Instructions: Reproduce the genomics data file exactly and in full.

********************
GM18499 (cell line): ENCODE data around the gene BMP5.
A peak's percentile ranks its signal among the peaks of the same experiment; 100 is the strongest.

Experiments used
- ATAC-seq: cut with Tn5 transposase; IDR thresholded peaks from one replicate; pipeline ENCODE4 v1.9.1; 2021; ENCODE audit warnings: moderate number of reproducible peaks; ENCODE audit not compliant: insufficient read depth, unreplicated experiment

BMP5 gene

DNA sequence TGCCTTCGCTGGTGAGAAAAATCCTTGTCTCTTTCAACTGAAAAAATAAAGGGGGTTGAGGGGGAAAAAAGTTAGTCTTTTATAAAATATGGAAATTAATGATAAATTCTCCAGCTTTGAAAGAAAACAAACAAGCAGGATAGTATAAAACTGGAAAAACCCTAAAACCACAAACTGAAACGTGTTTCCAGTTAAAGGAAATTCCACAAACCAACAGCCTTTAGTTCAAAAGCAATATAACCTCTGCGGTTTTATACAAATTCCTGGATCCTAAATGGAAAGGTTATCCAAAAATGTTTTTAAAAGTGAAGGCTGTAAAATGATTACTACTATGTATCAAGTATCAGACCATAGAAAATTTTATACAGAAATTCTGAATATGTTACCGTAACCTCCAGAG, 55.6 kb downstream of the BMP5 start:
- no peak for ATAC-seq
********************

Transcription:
GM18499 (cell line): ENCODE data around the gene BMP5.
A peak's percentile ranks its signal among the peaks of the same experiment; 100 is the strongest.

Experiments used
- ATAC-seq: cut with Tn5 transposase; IDR thresholded peaks from one replicate; pipeline ENCODE4 v1.9.1; 2021; ENCODE audit warnings: moderate number of reproducible peaks; ENCODE audit not compliant: insufficient read depth, unreplicated experiment

BMP5 gene

DNA sequence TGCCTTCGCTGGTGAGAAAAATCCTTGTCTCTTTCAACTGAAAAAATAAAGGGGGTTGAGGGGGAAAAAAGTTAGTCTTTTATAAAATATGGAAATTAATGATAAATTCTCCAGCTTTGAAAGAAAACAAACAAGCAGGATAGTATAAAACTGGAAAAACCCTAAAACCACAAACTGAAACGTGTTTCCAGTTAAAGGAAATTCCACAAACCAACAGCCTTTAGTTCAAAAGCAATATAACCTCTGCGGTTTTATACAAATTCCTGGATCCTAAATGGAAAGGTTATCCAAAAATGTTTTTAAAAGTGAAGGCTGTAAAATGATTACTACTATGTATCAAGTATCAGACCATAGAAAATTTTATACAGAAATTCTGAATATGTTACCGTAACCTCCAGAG, 55.6 kb downstream of the BMP5 start:
- no peak for ATAC-seq